The legacy of influential Civil Rights leader Malcolm X -- once known by the nickname "Detroit Red" -- has both shaped and been shaped by the city of Detroit.
Visitors to the Charles H. Wright Museum Of African American History will have an opportunity to reflect on the life of Malcolm X, also known as El Hajj Malik El-Shabazz, and his relationship with the city during a commemoration of his birthday this Saturday. The free event, "Malcolm X Day: A Historic Homecoming," will include speakers, performances and a special one-day exhibit of rare artifacts from the museum's collection.
Keynote speeches will be delivered by Herb Boyd, a journalist, author and activist, and Haki Madhubuti, a poet, publisher and influential figure in the Black Arts Movement. The two men recently co-edited the book "By Any Means Necessary - Malcolm X: Real, Not Reinvented" with Ron Daniels and Maulana Karenga for Third World Press. They will discuss recent writings about Malcolm X and take visitors' questions.
Boyd, a former Detroiter, said the city played a seminal role in Malcolm X's development as an activist and thinker.
"It was in Detroit where he began his liberated odyssey with the Nation of Islam," Boyd said. "No matter where he journeyed, Malcolm always had a deep and abiding love for this city and the city never failed to return that love and devotion."
Bob Smith, the museum's Vice President of Education and Exhibitions said the writings of Malcolm X continue to offer inspiration and direction to the museum's educational works.
"Most of my generation, 60 years or older, know that after we read the 'Autobiography of Malcolm X,' our lives and the way we looked at the world was forever changed," he said. "This book and his speeches can still change and redirect the lives of the most desperate and confused person to a higher consciousness and greater sense of humanity, self-worth and sense of empowerment."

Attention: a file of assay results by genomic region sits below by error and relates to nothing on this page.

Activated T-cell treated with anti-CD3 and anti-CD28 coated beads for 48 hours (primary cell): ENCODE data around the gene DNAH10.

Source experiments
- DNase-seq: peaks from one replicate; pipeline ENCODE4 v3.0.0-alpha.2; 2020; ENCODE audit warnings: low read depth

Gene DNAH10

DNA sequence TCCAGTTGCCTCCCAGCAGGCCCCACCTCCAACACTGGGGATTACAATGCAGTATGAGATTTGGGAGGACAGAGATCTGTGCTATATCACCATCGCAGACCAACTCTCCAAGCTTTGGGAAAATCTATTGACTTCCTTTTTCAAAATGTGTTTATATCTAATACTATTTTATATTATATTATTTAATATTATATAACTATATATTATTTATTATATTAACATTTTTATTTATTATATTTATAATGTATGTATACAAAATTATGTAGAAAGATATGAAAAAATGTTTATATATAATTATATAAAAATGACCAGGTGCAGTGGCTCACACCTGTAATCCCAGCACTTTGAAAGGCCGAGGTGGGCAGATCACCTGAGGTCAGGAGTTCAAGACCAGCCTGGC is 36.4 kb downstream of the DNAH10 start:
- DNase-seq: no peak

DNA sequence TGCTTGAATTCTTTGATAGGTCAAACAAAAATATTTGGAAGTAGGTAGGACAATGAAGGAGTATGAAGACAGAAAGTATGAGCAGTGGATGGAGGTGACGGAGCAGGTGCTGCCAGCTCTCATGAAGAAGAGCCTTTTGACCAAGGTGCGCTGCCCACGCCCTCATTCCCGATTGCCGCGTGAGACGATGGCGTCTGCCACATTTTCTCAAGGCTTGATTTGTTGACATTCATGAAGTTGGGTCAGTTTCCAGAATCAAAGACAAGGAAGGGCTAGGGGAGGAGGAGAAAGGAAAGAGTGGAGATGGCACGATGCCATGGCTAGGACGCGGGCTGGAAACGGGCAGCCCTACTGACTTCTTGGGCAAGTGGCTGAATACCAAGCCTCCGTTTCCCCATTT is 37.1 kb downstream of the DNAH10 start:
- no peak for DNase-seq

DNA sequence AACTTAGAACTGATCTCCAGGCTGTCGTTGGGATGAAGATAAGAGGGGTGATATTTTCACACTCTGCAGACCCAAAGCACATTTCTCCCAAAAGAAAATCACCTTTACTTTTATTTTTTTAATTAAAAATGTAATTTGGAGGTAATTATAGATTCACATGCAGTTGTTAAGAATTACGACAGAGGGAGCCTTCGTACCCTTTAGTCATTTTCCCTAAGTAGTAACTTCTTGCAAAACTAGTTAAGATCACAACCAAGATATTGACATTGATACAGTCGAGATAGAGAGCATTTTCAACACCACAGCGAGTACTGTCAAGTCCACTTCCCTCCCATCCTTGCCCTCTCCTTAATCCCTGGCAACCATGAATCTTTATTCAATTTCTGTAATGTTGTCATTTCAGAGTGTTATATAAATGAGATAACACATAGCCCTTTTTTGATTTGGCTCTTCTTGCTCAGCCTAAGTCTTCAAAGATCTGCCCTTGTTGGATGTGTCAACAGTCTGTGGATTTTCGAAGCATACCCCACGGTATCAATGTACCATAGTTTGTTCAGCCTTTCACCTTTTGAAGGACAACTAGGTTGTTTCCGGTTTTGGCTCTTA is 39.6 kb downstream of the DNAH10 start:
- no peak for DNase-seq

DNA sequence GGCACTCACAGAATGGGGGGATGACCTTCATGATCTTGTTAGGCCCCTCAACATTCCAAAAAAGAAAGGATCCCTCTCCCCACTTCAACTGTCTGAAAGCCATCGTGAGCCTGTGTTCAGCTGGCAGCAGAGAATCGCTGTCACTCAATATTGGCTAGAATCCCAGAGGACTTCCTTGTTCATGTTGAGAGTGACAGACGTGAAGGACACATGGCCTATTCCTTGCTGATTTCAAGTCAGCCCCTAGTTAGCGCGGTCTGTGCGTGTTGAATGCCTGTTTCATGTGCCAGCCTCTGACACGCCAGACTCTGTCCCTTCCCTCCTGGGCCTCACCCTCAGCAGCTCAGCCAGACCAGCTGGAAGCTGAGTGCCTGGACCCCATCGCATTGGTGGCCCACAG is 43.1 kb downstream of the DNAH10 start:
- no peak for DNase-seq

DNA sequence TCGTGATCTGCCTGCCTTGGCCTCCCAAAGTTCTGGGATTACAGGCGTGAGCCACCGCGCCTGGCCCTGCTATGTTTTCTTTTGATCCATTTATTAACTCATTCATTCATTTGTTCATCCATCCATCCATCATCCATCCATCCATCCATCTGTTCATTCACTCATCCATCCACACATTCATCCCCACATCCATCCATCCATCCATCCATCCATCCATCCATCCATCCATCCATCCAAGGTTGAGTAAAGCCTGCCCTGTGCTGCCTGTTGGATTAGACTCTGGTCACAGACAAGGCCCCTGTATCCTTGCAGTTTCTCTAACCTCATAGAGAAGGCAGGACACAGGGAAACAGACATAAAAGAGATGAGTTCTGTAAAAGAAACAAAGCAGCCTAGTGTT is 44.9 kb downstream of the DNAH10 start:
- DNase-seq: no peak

The program will include performances by the Amen Ra Drummers, saxophonist Tony Holland and local poet Jessica Care Moore, a five-time winner of Amateur Night at Harlem's Apollo Theater.
The museum's special one-day exhibition will display original writings, letters and other artifacts along with original works of art by by Detroit artist Charles Ezra Ferrell. The archived material will include writings that dates back to Malcolm X's childhood, allowing visitors to trace how his ideas changed throughout his life.
Malcolm X Day: A Historic Homecoming takes place Saturday, May 19 from 3-5 p.m. The Charles H. Wright Museum of African American History is located at 315 East Warren in Detroit. For more information about the event visit www.TheWright.org.